More Than a Manager: Why Bosses Fail and Leaders Succeed / Managing / Last Modified: February 22, 2017

Leader is a boss, but not every boss is a leader. What makes the difference between leaders and bosses?

Have you ever wondered why the business world values leaders instead of bosses?

While the world at large tends to use these two words interchangeably, bosses and leaders have discrete skills sets that can help them, or harm them.

Let's talk about what makes the difference between leaders and bosses, and why it helps them succeed.

Bosses Demand Obedience, Leaders Invite Conversation

As an employee, which do you prefer; having your boss demand unquestioning obedience to themselves and the company policies, or having the person you report to engage you in respectful conversation, discussing why they need something done, and how it supports the company mission?

Most employees know which one they'd choose, so why do so many bosses still expect to be able to bark commands and get good results?

To be a good leader, approach your employees with respect. Understand that they're autonomous people, and that while you can request that they do this thing or that one, and offer consequences if they don't, it's actually impossible for you to control their behavior.

If you want an automaton, hire someone to write you an app. If you actually want a human touch, give your employees the freedom to be human and you will get more done in a shorter amount of time.

Related Article:Problems at Work? 10 Signs That It's Not Them, It's You

Bosses Blame, Leaders Give Credit

As an employee, have you ever found that when your team makes a mistake, you get the blame, but when your team does something right, your boss gets all the credit? There's nothing more frustrating than a boss who doesn't understand their own ego.

One way you know you're working with a leader is that they protect their team from fallout when something legitimately goes wrong (within reason), while lifting the team up when they do things right and achieve success. After all, part of being a team leader is being held responsible for what the team does, for better or worse.

If you're in a position of leadership and find yourself passing the buck, be very careful. Make sure you're not being a boss.

Bosses Talk, Leaders Listen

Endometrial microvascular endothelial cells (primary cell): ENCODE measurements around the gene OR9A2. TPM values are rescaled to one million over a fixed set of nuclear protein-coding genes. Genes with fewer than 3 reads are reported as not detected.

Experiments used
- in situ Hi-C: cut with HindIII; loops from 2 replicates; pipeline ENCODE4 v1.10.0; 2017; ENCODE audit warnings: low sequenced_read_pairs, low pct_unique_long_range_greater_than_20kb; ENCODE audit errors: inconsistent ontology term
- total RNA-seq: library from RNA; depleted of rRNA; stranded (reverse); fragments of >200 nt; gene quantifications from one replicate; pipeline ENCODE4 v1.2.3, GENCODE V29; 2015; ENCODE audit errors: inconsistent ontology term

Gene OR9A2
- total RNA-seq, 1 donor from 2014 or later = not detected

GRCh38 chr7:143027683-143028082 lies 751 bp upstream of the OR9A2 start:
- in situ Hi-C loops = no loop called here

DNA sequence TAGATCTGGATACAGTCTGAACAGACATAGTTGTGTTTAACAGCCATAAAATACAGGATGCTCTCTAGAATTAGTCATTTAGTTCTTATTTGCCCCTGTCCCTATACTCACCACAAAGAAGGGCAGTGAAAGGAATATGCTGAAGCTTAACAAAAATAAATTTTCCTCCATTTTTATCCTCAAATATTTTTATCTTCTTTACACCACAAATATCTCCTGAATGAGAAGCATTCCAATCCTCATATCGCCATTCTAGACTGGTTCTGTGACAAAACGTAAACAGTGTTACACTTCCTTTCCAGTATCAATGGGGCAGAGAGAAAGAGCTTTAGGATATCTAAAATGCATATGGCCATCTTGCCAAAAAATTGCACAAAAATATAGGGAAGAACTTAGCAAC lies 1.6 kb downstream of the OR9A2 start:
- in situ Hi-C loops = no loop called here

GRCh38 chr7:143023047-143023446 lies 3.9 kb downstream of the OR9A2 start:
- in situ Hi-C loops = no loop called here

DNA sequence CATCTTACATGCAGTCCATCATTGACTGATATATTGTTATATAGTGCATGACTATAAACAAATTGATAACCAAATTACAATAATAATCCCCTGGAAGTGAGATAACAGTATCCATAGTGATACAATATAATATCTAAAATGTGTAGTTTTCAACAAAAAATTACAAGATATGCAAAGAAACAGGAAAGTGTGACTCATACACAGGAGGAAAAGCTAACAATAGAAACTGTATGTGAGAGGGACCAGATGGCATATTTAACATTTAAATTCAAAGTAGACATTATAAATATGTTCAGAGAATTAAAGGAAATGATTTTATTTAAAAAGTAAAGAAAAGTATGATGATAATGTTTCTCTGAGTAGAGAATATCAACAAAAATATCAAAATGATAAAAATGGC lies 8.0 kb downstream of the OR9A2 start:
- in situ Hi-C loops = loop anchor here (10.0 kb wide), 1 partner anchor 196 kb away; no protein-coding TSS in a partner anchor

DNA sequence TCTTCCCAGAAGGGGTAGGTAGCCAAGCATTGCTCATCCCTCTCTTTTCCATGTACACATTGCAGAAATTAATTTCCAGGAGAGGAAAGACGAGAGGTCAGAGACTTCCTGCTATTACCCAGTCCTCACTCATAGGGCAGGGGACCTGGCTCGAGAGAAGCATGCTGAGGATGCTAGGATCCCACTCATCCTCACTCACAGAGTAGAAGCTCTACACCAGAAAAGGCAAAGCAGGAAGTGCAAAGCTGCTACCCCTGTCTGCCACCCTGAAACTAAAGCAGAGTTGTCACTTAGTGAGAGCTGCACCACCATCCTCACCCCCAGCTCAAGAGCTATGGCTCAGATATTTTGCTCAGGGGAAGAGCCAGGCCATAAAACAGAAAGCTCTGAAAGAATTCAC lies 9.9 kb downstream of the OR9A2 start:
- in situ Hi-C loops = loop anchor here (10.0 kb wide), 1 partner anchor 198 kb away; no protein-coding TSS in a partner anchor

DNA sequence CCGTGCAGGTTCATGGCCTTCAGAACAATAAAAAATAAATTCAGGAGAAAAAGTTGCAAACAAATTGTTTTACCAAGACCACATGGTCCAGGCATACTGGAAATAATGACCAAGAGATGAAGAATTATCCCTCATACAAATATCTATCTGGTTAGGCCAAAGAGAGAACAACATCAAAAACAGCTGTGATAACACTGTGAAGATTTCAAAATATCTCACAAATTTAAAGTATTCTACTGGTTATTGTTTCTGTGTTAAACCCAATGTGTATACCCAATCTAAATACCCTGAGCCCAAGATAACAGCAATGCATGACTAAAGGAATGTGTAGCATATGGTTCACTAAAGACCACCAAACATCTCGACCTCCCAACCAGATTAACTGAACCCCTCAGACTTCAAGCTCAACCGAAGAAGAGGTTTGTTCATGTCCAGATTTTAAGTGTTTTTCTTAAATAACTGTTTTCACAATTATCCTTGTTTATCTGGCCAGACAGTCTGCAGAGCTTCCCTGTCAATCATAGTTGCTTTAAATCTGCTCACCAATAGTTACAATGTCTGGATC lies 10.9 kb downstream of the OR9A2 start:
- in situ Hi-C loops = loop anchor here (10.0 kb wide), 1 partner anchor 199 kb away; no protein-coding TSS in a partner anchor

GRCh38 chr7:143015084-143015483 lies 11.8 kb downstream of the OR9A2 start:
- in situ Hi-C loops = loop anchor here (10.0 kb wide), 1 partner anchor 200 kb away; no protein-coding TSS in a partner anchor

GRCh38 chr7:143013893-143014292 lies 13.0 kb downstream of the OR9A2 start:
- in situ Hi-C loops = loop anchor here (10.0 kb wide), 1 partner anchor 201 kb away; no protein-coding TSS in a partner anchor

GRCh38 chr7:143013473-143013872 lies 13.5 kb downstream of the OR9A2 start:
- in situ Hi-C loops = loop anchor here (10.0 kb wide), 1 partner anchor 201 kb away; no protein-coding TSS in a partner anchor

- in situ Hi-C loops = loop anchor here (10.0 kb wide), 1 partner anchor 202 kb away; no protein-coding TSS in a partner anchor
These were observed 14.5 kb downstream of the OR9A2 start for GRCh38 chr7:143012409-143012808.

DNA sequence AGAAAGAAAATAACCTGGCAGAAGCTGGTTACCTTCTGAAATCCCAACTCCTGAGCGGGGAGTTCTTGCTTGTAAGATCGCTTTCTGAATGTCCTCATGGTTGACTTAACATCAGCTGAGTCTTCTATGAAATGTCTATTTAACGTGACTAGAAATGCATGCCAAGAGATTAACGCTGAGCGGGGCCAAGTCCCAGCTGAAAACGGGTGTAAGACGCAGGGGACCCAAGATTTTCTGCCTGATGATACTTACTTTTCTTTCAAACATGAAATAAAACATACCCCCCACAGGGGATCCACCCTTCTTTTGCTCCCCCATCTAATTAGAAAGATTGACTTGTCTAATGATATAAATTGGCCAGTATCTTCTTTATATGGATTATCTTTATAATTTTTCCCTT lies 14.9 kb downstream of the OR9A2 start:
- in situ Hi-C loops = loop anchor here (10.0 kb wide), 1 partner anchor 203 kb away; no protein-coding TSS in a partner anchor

How often do employees go to meetings and find themselves spent twenty minutes – and more – listening to their boss talk? They sit through the meeting, frustrated and annoyed, wondering why they couldn't just get this information in a conference call.

Leaders know that meetings which are only in place to disseminate information are a waste of everyone's time. The only reason to have a meeting is to invite real conversation on a topic. Leaders want to hear what their direct reports have to say about a new opportunity, policy, and company direction.

Of course it's impractical for a company to take feedback from its employees on every single issue or change that it contemplates over its history; this is why boards and C-suites exist. But good leaders will take the time to hear and respond to feedback from their teams as often as it takes to be able to represent them well to the rest of the company.

Related Article: So You’re the Boss—Now What? How to Be a Successful Leader

Bosses Are Friendly, Leaders Are Good Co-Workers

While peers can frequently be both friends and coworkers, it's generally difficult to retain that kind of relationship with someone who is on a different level of authority than yourself. That doesn't stop many bosses from trying, especially when they work in a customer service oriented business.

The culture of many retail or customer service oriented companies is very "we're all in this together," which is fantastic, but any company knows that some employees are more in it than others. A manager, CEO, or entrepreneur is by definition more invested, or at least differently invested, than the part-timer.

Leaders are aware of the different investment levels that different employees have, and work within those limitations. Even within full time employees, there's a difference between the person who is working their first job, gathering skills before they someday start their own business, and the person who has worked this career for two decades and is excited about working within the industry to make it the most that it can be.

When you empower your employees to act entrepreneurially, they can become your best brand advocates.

Great leaders understand their teams and know how to motivate them, engage them, and bring out the best in them. Bosses may get better results in the short term, but they'll quickly work their teams into exhaustion, anger, and bitterness, which will quickly turn into misery and upset.

If you're considering whether to be a boss or a leader, opt to be a leader, every single time.

Related Article:So You’re the Boss—Now What? How to Be a Successful Leader

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